The structural proteins of Sindbis virus are translated as a polyprotein precursor that is cleaved upon translation. The capsid protein is postulated to be a serine protease that releases itself from the N terminus of the nascent polyprotein by autoproteolysis. We have tested the importance in autoproteolysis of His-141, Asp-147, and Ser-215, previously postulated to form the catalytic triad of the protease, and of Asp-163. Several site-specific mutations were constructed at each of these positions, and the release of the capsid protein during translation in a cell-free system was examined. Because proteolysis occurs in cis during translation, the kinetics of release cannot be determined in this system, but the extent of proteolysis can be ascertained. Ser-215 appears to be the catalytic serine of the proteinase. Cys or Thr could substitute inefficiently for Ser-215, but substitution with Ala or Ile led to complete loss of activity. His-141 was also important for proteolysis. Substitution with Ala or Pro led to total loss of activity. Surprisingly, substitution with Arg resulted in complete proteolysis in vitro. Changes at the two Asp residues resulted in complete proteolysis of the substrate in vitro. All mutations that resulted in at least partial cleavage in vitro were incorporated into a full-length clone of Sindbis virus and an attempt was made to recover mutant virus. All changes tested were lethal for the virus except Asp-163 to Asn. Thus, production of infectious virus is either a more sensitive measure of the catalytic rate than the extent of in vitro cleavage, or these residues have necessary functions in addition to their possible role in proteolysis.
Plum pox virus (PPV) is a member of the Potyvirus genus that, in nature, infects trees of the Prunus genus. Although PPV infects systemically several species of the Nicotiana genus, such as N. clevelandii and N. benthamiana, and replicates in the inoculated leaves of N. tabacum, it is unable to infect systemically the last host. The long-distance movement defect of PPV was corrected in transgenic tobacco plants expressing the 5"-terminal region of the genome of tobacco etch virus (TEV), a potyvirus that infects systemically tobacco. The fact that PPV was unable to move to upper noninoculated leaves in tobacco plants transformed with the same TEV transgene, but with a mutation in the HC protein (HC-Pro)-coding sequences, identifies the multifunctional HC-Pro as the complementing factor, and strongly suggests that a defect in an HC-Pro activity is responsible for the long-distance movement defect of PPV in tobacco. Whereas PPV HC-Pro strongly intensifies the symptoms caused by potato virus X (PVX) in the PPV systemic hosts N. clevelandii and N. benthamiana, it has no apparent effect on PVX pathogenicity in tobacco, supporting the hypothesis that long-distance movement and pathogenicity enhancement are related activities of the potyviral HC proteins. The movement defect of PPV in tobacco could also be complemented by cucumber mosaic virus in a mixed infection, demonstrating that at least some components of the long-distance machinery of the potyviruses are not strictly virus specific. A general conclusion of this work is that the HC-Pro might be a relevant factor for controlling the host range of the potyviruses.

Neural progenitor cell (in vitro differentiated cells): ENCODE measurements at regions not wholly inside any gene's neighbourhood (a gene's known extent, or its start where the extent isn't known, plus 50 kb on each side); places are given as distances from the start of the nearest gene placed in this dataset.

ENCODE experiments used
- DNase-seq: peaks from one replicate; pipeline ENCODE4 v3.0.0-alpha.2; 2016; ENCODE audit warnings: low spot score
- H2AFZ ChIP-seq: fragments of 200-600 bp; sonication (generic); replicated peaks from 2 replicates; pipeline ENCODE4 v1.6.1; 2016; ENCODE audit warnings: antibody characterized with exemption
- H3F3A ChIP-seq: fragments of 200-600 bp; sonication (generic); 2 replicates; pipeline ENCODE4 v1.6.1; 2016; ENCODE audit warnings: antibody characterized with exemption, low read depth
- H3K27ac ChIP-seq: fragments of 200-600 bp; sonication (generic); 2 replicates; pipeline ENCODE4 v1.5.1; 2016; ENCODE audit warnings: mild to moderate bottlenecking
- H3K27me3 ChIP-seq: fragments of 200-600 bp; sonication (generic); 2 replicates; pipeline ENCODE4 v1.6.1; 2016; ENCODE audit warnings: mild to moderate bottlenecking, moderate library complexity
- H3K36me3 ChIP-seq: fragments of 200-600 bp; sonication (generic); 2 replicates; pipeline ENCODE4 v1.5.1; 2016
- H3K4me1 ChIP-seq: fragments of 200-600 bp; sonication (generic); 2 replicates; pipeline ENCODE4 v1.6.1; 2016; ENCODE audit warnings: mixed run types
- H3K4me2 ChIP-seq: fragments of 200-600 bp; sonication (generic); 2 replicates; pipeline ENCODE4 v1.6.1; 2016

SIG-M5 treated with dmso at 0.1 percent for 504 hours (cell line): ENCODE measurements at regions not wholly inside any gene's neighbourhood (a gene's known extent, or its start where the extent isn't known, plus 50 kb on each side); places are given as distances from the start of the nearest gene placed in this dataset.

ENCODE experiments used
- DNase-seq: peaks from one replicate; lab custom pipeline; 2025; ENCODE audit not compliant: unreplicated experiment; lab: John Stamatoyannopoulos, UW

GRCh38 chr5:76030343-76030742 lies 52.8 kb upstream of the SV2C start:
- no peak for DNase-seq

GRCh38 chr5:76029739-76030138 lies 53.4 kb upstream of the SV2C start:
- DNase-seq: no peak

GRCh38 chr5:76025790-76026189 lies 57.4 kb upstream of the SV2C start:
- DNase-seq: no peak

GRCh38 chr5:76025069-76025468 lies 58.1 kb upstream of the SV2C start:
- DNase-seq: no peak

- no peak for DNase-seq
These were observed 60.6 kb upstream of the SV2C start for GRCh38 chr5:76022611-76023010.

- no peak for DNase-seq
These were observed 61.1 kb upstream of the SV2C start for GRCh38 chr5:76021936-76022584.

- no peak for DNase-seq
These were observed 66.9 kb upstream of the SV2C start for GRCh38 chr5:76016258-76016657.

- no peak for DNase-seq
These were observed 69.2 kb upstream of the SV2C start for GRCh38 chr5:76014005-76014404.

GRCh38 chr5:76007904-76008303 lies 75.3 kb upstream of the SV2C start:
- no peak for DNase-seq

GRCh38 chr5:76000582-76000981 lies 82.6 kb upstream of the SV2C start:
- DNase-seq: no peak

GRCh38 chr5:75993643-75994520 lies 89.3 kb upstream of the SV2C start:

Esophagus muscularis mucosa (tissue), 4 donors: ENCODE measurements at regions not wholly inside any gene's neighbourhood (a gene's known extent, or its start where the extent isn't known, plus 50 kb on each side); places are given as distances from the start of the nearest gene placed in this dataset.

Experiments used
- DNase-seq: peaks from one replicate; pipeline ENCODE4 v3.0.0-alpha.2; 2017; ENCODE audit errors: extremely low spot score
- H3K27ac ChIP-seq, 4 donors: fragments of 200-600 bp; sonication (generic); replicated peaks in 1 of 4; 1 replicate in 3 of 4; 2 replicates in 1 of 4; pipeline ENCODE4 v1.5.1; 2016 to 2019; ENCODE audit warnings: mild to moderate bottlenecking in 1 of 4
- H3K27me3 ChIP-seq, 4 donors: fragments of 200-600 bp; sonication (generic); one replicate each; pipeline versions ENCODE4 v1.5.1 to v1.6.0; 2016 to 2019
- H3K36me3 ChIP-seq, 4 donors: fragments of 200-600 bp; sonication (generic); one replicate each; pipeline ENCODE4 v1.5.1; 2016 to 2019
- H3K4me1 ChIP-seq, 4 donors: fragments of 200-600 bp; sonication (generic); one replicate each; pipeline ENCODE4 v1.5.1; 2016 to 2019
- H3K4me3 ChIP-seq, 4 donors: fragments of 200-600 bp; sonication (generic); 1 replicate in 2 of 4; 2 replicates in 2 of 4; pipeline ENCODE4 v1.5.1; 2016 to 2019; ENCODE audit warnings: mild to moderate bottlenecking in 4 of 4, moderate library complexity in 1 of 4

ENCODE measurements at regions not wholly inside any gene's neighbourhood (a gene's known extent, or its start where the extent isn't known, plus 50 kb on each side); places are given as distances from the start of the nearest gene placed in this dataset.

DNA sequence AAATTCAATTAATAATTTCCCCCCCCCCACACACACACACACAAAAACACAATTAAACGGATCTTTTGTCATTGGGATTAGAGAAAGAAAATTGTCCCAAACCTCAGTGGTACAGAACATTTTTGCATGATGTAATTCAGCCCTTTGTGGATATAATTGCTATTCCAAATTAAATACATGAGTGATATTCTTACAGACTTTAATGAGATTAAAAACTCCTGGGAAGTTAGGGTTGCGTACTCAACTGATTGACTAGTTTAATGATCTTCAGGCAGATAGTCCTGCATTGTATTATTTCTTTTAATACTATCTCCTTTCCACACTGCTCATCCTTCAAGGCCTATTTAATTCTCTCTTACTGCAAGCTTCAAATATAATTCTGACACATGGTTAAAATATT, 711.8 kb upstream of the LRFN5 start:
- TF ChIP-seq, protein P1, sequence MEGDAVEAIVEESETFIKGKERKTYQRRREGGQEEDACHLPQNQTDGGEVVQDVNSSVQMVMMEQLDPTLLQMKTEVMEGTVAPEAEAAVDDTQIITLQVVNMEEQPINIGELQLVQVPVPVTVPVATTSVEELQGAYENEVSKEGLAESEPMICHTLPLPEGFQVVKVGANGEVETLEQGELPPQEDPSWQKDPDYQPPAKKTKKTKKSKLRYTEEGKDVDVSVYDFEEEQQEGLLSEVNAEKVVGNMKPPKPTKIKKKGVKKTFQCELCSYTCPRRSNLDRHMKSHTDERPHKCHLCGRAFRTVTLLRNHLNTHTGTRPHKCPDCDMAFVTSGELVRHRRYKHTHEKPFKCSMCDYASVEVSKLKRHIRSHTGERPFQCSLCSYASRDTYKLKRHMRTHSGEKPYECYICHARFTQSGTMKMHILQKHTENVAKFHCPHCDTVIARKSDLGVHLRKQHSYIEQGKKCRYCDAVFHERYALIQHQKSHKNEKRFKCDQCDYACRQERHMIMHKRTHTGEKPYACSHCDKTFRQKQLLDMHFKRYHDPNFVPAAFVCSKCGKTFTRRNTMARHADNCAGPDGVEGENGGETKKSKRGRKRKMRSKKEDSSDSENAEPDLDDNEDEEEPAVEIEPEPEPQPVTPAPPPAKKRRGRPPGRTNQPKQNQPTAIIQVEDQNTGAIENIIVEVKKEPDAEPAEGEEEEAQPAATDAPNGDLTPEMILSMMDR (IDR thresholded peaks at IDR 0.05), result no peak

A mutational analysis was conducted to investigate the functions of the tobacco etch potyvirus VPg-proteinase (NIa) protein in vivo. The NIa N-terminal domain contains the VPg attachment site, whereas the C-terminal domain contains a picornavirus 3C-like proteinase. Cleavage at an internal site separating the two domains occurs in a subset of NIa molecules. The majority of NIa molecules in TEV-infected cells accumulate within the nucleus. By using a reporter fusion strategy, the NIa nuclear localization signal was mapped to a sequence within amino acid residues 40 to 49 in the VPg domain. Mutations resulting in debilitation of NIa nuclear translocation also debilitated genome amplification, suggesting that the NLS overlaps a region critical for RNA replication. The internal cleavage site was shown to be a poor substrate for NIa proteolysis because of a suboptimal sequence context around the scissile bond. Mutants that encoded NIa variants with accelerated internal proteolysis exhibited genome amplification defects, supporting the hypothesis that slow internal processing provides a regulatory function. Mutations affecting the VPg attachment site and proteinase active-site residues resulted in amplification-defective viruses. A transgenic complementation assay was used to test whether NIa supplied in trans could rescue amplification-defective viral genomes encoding altered NIa proteins. Neither cells expressing NIa alone nor cells expressing a series of NIa-containing polyproteins supported increased levels of amplification of the mutants. The lack of complementation of NIa-defective mutants is in contrast to previous results obtained with RNA polymerase (NIb)-defective mutants, which were relatively efficiently rescued in the transgenic complementation assay. It is suggested that, unlike NIb polymerase, NIa provides replicative functions that are cis preferential.